“We would have played in New Hampshire and done at least as well as we did in Iowa, if not better. And who knows where that would have put us?” Young said.
But while the strategy failed, Young said Perry's biggest problem was his three disastrous debates.
“They were an issue,” Young said. “And that may be an understatement.”
Young, who, like Carney, has spent three decades in state and national GOP politics, said Perry's New Hampshire staff and top supporters “was definitely the best campaign team I've ever been associated with. Really high quality people. People like Kerry Marsh, Gordon Humphrey, John Stephen, Jim Adams, Emile Beaulieu and Pam Tucker and countless volunteers. They worked hard and we had a lot of momentum going.”
But Young said that once Allbaugh, Tony Fabrizio and Nelson Warfield took over the campaign, New Hampshire was virtually ignored.
“I never heard from Joe Allbaugh,” said Young. “If I was standing next to him, I still wouldn't know who he was.”
Young said the New Hampshire campaign was never given official word that the state would be bypassed, but, “I figured it out pretty quickly. Still to this day, I never got official word on it.
“When they do things like cut out the mail budget and stop going on TV, you can kind of figure it out,” he said.
“But ultimately, the debates were so impactful that I don't know if Superman could have turned it around,” Young said. “It creates an image and reputation that's very hard to overcome.”
Carney speculated that Perry may run again eventually for President, noting that many presidential candidates, including Mitt Romney, John McCain and George H.W. Bush, were unsuccessful in their initial attempts at winning the GOP nomination.
Carney said he agreed with Perry's backing of Gingrich as “the best alternative to Mitt Romney. Everyone is somewhat flawed, but in terms of experience and stature and energy and ideas and having a national infrastructure in place, even though it's a skeletal one, I think Newt is the most logical choice for anybody who's not for Romney.”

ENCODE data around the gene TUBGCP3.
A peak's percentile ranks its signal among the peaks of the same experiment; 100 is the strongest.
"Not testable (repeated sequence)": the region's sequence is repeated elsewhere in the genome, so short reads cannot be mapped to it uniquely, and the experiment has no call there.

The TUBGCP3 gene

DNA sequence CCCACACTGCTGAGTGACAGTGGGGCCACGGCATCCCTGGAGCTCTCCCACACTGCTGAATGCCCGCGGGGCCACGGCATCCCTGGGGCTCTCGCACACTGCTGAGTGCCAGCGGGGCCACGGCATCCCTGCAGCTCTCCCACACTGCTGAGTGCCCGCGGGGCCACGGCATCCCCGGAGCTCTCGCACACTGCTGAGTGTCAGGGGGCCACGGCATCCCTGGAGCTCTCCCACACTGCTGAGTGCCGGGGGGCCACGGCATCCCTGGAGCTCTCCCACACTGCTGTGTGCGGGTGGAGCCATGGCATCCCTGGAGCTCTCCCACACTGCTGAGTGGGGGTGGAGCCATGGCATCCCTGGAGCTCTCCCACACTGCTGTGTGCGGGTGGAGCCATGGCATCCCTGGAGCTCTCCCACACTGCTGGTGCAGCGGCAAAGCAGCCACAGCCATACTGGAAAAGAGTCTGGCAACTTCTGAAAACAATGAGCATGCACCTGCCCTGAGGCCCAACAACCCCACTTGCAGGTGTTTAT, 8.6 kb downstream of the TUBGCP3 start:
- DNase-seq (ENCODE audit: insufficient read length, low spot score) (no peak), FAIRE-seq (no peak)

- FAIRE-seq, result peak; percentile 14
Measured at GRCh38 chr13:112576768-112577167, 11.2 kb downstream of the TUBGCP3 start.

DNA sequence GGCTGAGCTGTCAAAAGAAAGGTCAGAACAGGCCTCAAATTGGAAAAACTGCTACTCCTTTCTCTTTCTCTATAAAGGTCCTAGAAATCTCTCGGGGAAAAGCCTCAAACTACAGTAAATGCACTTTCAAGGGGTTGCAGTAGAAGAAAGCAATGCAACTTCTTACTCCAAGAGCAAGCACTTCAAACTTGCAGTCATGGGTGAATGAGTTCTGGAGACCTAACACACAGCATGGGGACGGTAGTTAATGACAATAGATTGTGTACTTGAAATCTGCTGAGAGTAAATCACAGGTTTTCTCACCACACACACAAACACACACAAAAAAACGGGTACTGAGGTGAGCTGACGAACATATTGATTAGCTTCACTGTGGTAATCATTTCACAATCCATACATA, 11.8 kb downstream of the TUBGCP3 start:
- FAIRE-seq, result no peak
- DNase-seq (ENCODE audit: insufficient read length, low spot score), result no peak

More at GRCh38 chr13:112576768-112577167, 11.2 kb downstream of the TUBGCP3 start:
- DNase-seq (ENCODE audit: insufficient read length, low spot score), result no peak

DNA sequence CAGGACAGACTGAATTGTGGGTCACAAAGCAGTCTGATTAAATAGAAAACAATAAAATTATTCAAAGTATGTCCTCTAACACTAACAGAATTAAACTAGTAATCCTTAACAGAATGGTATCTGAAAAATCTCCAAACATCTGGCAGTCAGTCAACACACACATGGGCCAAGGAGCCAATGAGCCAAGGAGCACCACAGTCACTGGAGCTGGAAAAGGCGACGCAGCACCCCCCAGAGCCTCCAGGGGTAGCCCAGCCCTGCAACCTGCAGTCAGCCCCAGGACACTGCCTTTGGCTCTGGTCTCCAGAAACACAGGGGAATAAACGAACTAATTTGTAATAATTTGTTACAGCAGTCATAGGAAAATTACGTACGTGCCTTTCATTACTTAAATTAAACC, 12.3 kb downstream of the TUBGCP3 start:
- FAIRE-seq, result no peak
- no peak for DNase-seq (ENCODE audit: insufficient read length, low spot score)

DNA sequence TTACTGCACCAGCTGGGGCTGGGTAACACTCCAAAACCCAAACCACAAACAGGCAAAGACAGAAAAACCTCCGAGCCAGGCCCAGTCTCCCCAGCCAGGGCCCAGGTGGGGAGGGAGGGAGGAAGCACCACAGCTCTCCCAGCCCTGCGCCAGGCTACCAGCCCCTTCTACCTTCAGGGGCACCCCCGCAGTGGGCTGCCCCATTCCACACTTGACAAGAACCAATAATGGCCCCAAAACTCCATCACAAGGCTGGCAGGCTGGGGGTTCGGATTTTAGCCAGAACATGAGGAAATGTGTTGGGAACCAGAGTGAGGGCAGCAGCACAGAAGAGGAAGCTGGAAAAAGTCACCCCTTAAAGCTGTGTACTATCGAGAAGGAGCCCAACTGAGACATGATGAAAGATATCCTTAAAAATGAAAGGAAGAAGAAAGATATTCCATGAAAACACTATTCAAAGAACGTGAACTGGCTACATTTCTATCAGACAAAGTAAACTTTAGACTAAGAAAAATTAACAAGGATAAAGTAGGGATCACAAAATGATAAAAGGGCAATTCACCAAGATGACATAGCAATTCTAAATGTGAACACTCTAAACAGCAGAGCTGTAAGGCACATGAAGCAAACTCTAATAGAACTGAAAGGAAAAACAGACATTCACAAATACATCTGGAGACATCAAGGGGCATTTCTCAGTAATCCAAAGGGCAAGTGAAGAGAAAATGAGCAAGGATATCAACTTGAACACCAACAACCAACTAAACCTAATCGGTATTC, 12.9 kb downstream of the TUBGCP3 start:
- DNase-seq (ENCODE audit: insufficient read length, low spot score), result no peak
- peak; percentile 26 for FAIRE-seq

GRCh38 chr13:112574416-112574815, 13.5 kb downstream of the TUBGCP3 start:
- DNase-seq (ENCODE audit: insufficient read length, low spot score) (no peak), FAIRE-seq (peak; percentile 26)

“Ultimately,” said Carney, “anyone can sit back and say, ‘We should have done this or that.' When you bring in a lot of new people who are inexperienced with the candidate, it causes a lot of internal debate, and obviously, a lot of these issues would have been resolved had there been more time to lay a foundation in the various states.”
Carney praised the New Hampshire campaign operation, but said “There wasn't enough time to maintain the vineyards and grow the organization with the candidate's personal time. In terms of different strategies, there are a lot of different ways to go and the consensus was to go in a different direction from what other people preferred. Very few times do you have unanimity in every decision.”
Carney said the decision not to campaign in New Hampshire “had less to do with the evolution of the campaign and was more about” Perry's staunch socially conservative message.
Kerry Marsh, Perry's former state campaign manager, has now returned to her full-time post as an executive at Spectrum Marketing in Manchester.
“I think we learned that you can't bank on one state,” she said. “We learned that from candidates such as Jon Huntsman and Rudy Giuliani that it's just not the way to go.”
“I learned a lot,” she said. “But I do wish he would have done things differently.”
Marsh said it became clear in late November that “they were putting all of their efforts into Iowa, which kind of made sense, since Iowa is more conservative when it comes to religious conservatives. And he fit more of that mold, but I think you still need to concentrate on all the states.
“And you need to focus on the retail aspect, too,” said Marsh. “That's a lesson for all the candidates moving forward. You have to have an infrastructure on the ground and have to engage in retail politics as well as doing debates.”